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Battle of Savannah
About North Georgia

Benjamin Lincoln
In South Carolina Continental General Benjamin Lincoln put together a small force of locals to fight the British. On May 18, 1779, the American government ordered General Laclan McIntosh back to Georgia to assist Lincoln. McIntosh, commander of Fort Pitt at the time, had served in a number of positions after leaving Georgia as a result of Button Gwinnett's death during a duel. In the summer of 1779 they contacted French Admiral Valerie D'estaing, sailing in the French West Indies. Together they decided to attack Savannah.

In early September D'estaing put in at the mouth of the Savannah River with 20 ships and 11 frigates. His troops land without opposition and probably could have walked into Savannah unopposed. Instead, D'estaing sends a demand for surrender to Prevost in the city. Prevost responded by quickening the pace at which he was strengthening the enforcements around the city.

On October 9, 1779, the combined forces of Lincoln and D'estaing launched a heavy artillery bombardment while French and American infantry attack the city. Leading the men, along with Lincoln, McIntosh and D'estaing is Polish Count Casimir Pulaski. During the attack both D'estaing and Pulaski were shot. While the French Admiral's wound was less serious, Polaski's is fatal. He is moved to the American ship the Wasp, where he dies. Prevost's men hold the line and as the attack is repelled the British troops advance on the retreating American army. From an initial force of 5000 men, by the end of the day over 800 French and American soldiers lay dead. Among the people who fought in this battle are Samuel Davis, father of Confederate President Jefferson Davis, and Major Pierce Charles L'Enfant, future architect of Washington.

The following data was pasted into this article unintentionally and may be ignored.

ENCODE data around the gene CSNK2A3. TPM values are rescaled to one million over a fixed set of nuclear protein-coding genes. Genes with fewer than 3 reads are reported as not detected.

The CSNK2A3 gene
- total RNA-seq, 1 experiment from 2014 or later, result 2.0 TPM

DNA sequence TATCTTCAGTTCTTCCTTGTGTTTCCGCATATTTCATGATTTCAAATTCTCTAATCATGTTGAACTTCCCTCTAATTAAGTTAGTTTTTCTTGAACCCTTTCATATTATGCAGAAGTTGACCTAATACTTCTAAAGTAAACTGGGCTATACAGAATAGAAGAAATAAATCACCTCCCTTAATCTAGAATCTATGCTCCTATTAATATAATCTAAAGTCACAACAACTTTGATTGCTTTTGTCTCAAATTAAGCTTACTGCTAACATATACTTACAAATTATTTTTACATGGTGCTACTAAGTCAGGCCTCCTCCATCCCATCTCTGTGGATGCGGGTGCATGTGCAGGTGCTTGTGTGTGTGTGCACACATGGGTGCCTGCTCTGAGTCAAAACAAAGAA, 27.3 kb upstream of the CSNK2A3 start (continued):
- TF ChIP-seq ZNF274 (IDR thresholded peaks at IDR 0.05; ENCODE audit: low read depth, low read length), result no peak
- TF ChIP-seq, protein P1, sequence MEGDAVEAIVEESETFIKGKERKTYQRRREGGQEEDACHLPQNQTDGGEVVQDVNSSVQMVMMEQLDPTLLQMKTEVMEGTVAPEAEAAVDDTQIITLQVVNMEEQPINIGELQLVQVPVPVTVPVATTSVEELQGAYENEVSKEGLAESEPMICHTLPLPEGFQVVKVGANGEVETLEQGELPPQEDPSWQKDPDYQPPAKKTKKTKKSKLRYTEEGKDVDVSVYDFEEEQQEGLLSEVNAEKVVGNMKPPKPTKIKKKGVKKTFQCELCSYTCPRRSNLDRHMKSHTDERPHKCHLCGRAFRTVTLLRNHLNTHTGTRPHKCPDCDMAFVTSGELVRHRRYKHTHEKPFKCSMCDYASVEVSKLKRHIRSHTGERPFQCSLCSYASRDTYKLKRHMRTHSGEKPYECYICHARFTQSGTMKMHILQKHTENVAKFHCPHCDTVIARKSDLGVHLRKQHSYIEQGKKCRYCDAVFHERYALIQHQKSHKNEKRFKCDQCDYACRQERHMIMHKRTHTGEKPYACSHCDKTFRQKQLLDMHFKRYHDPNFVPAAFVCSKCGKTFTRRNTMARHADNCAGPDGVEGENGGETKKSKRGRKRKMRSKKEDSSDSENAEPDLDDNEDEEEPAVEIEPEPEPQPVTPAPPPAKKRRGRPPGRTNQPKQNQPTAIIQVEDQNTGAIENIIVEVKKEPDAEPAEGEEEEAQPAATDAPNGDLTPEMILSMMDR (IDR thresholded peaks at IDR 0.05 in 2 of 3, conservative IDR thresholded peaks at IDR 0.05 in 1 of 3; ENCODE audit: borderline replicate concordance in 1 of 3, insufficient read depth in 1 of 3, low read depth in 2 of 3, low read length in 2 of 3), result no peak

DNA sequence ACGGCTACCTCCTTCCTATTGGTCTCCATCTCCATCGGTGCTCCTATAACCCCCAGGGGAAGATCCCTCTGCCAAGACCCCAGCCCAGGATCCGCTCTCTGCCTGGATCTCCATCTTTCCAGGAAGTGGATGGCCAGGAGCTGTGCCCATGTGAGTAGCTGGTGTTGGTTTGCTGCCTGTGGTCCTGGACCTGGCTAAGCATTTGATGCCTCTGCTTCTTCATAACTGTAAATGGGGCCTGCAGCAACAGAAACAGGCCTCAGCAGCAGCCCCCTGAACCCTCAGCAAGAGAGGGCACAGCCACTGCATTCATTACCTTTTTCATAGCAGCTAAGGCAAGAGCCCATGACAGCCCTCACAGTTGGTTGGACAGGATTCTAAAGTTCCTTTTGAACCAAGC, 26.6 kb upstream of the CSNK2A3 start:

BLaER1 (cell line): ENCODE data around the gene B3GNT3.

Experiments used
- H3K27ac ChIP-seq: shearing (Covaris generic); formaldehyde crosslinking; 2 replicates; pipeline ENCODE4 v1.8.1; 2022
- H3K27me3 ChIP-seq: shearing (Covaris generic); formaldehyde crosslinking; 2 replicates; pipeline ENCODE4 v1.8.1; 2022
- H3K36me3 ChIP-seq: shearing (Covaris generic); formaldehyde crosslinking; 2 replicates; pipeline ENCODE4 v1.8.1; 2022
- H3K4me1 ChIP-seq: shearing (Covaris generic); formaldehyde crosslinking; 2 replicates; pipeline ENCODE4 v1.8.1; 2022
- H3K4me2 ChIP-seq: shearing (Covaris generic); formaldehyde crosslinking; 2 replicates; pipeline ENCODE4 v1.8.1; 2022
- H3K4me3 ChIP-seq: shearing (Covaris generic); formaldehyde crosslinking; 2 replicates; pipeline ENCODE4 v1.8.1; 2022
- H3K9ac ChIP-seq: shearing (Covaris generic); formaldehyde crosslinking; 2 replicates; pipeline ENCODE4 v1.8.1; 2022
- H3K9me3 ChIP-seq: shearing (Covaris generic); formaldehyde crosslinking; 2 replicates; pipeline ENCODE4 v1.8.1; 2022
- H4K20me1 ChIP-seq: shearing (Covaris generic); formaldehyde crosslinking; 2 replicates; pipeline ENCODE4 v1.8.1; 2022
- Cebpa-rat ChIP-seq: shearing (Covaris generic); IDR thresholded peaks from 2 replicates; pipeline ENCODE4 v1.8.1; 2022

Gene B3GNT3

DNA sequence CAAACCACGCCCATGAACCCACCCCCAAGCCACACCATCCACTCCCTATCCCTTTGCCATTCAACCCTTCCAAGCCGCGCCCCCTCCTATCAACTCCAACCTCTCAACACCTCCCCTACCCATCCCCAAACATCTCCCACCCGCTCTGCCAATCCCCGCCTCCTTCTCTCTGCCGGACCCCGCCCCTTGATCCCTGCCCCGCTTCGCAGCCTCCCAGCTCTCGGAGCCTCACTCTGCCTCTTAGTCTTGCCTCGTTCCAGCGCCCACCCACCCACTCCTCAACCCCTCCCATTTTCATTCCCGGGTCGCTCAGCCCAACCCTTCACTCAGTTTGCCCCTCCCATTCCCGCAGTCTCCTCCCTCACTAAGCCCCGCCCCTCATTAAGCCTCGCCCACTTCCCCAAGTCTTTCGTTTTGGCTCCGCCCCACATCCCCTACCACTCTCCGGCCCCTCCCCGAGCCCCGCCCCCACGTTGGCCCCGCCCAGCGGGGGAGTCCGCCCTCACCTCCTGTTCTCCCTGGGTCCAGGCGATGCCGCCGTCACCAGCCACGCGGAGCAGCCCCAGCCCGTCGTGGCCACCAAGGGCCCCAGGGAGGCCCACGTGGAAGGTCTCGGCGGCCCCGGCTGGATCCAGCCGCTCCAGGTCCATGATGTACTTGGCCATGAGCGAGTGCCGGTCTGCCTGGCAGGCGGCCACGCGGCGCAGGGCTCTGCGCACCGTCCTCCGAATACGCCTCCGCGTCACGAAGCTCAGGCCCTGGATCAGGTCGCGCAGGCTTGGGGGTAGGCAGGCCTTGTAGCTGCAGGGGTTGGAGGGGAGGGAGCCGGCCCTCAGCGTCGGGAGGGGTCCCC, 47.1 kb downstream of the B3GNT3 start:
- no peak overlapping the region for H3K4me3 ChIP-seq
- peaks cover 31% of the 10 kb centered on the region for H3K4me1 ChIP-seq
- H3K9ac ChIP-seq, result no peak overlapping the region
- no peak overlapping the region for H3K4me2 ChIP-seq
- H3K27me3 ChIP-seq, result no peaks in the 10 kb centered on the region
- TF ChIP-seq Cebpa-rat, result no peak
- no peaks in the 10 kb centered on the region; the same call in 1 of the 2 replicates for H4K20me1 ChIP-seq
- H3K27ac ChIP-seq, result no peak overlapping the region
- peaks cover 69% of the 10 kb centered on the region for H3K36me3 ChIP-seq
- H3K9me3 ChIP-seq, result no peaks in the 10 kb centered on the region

In depth article about the Battle of Savannah, Georgia


Next: Dark Days for Georgia

Introduction to the American Revolution in Georgia
Acts of War
End of the French and Indian War
Sugar Act; Stamp Act
Liberty Boys; Virginia Resolves
Radical Georgia Unites
Tea Act and Tea Party
Movement towards Independence
Battle of the Rice Boats
On to Independence
Declaration of Independence
Problems in East Florida
British Take Savannah and Augusta
Battle of Kettle Creek
Battle of Brier Creek
Battle of Savannah
Dark days for Georgia
End of the Revolution
Chronology of Georgia events


Savannah, Georgia





American Revolution In Georgia
Georgia's role in the American Revolution

Article Links
Acts of War
Battle of Brier Creek
Battle of Kettle Creek
Battle of Savannah
Battle of the Rice Boats
British Take Savannah and Augusta
Button Gwinnett
Dark Days for Georgia
Dark days for Georgia
Declaration of Independence
End of the French and Indian War
End of the Revolution
Introduction to the American Revolution in Georgia
Laclan McIntosh
Liberty Boys; Virginia Resolves
Movement towards Independence
On to Independence
Problems in East Florida
Radical Georgia Unites
Sugar Act; Stamp Act
Tea Act and Tea Party

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